Being able to share honest thoughts and opinions with team members is a huge portion of a successful project. Additionally, this open communication includes receiving honest feedback and quick responses. No one should have to hunt someone down because they did not reply to a message about scheduling a meeting or asking for a particular document.


A diverse team includes people with different education and training, life experiences, and backgrounds. A successful group also includes varied personalities and strengths – introverts/extraverts, analytical minds, and great public speakers. Ideally, each team member brings his or her unique skills to the table and the combination creates a great team.

Passion for the goal/cause

Each team member should have a full understanding of the team’s purpose and strategy. Hopefully the entire team has a genuine interest in the project at hand, or at the very least a passion for accomplishing the goals in the best way.


Perhaps the most important component of psychological safety outlined by Project Aristotle is team members who show empathy. Most people spend more time with coworkers than anyone else, even family and close friends. Feeling comfortable sharing things with coworkers, besides just project details and work information, helps develop trust and understanding.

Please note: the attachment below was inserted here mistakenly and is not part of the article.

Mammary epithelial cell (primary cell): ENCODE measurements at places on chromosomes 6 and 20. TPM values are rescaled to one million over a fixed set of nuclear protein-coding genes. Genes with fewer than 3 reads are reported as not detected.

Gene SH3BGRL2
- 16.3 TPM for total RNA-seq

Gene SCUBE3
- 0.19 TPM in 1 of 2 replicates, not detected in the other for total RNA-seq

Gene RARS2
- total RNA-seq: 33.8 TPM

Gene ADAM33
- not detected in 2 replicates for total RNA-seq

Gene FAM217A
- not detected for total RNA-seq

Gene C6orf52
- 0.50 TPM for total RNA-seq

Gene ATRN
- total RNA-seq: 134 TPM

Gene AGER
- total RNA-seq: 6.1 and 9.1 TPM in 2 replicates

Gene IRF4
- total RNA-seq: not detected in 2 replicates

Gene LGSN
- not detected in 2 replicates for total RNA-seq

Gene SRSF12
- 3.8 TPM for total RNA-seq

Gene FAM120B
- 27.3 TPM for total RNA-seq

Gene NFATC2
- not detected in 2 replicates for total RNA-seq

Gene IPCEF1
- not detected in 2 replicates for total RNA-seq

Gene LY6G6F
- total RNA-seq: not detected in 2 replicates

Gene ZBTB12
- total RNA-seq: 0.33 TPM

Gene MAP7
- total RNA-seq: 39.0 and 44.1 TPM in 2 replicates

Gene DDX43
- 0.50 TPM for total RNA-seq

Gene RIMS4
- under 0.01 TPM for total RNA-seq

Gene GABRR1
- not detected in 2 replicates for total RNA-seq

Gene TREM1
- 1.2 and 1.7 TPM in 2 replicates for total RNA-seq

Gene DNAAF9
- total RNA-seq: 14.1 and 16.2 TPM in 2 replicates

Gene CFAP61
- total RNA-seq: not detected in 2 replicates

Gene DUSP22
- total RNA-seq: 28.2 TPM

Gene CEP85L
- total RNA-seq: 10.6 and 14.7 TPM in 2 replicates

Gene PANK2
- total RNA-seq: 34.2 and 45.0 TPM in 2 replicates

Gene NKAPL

Project Aristotle’s goal was to find out the components of a successful team so a dysfunctional or ineffective group combination was less likely to happen. While it is impossible to totally eliminate teams that do not work well together, learning about psychological safety and how to educate teams about this very important characteristic is vital to ensuring success.


3 Questions to Evaluate a Candidate’s Emotional Intelligence


When looking to fill an open position, a lot of factors go into the screening process for the perfect candidate. You want someone who has relevant experience; an acceptable number of years in the field; a solid work history; and, the skills you’re looking for. But the most often overlooked, and arguably most important, factor you should be looking for is emotional intelligence.

Emotional intelligence, a term coined by Daniel Goleman, involves self-awareness, self-regulation, motivation, empathy, and social skill.